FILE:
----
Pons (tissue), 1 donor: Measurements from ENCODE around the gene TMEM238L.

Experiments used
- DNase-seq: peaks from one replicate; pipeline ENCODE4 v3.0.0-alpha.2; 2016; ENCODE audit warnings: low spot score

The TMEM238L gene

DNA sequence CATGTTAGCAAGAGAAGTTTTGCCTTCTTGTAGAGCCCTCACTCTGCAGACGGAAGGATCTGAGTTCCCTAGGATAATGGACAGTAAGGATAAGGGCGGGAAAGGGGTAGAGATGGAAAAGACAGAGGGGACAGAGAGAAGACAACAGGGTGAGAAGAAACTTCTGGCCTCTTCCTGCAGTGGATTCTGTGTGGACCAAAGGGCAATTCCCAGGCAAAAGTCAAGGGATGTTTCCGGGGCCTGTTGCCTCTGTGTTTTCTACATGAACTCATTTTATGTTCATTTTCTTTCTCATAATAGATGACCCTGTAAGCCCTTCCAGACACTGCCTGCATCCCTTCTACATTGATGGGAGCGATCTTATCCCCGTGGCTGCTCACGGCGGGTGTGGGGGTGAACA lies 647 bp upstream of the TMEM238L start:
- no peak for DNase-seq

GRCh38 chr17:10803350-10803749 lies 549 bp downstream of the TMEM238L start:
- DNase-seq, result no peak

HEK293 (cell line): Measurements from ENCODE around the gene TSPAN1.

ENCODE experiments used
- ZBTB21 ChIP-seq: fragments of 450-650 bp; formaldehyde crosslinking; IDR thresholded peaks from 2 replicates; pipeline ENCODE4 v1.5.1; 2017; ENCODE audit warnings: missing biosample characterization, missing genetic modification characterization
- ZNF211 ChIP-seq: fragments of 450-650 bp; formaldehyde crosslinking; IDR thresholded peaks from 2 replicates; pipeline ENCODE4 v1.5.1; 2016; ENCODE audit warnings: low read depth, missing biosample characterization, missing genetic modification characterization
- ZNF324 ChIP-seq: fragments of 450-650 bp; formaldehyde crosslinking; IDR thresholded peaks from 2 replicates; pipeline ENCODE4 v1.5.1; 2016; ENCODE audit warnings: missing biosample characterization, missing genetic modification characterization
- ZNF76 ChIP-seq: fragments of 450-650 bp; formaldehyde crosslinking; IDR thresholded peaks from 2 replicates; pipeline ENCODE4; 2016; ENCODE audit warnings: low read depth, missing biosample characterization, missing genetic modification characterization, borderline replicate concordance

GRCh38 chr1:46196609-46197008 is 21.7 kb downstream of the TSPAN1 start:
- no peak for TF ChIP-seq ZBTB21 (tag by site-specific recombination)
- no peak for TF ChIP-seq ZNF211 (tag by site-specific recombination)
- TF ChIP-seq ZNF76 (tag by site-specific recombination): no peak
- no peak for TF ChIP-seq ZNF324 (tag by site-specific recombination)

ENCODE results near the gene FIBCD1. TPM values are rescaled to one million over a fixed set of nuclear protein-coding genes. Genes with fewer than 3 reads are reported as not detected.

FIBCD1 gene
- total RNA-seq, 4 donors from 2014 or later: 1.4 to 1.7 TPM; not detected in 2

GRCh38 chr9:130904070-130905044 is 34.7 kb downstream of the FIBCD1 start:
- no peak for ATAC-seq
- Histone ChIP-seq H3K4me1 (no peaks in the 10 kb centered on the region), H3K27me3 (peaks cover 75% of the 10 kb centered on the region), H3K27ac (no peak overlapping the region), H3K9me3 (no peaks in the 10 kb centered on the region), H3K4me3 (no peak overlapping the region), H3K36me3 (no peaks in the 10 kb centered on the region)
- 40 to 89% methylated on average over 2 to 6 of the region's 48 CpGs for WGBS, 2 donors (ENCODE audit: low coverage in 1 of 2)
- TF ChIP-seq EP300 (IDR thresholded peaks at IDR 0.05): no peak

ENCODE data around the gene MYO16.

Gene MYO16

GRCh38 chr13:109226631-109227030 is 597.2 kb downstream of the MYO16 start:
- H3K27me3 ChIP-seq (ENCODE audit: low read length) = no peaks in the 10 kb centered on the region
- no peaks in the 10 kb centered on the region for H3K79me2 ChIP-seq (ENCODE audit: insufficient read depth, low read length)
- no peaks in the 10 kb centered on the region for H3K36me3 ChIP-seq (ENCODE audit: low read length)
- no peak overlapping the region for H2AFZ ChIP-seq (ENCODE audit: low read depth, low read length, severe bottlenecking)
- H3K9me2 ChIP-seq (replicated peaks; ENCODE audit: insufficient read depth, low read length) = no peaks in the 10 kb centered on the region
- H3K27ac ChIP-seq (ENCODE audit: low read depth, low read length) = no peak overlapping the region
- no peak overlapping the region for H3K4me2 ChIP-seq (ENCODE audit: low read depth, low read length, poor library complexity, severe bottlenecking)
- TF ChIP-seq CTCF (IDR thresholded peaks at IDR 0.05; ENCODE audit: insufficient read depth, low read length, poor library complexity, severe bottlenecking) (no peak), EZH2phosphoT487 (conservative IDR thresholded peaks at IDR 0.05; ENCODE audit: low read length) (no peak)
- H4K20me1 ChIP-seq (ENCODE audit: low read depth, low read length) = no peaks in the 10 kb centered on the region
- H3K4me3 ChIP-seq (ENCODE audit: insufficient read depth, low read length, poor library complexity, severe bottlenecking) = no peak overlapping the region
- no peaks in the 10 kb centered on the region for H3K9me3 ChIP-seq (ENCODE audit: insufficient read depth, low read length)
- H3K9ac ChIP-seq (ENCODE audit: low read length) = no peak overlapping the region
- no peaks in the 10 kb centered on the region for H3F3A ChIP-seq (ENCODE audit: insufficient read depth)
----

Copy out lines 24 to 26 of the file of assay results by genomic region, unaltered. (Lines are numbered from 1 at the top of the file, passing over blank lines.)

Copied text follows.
- no peak for ATAC-seq
- Histone ChIP-seq H3K4me1 (no peaks in the 10 kb centered on the region), H3K27me3 (peaks cover 75% of the 10 kb centered on the region), H3K27ac (no peak overlapping the region), H3K9me3 (no peaks in the 10 kb centered on the region), H3K4me3 (no peak overlapping the region), H3K36me3 (no peaks in the 10 kb centered on the region)
- 40 to 89% methylated on average over 2 to 6 of the region's 48 CpGs for WGBS, 2 donors (ENCODE audit: low coverage in 1 of 2)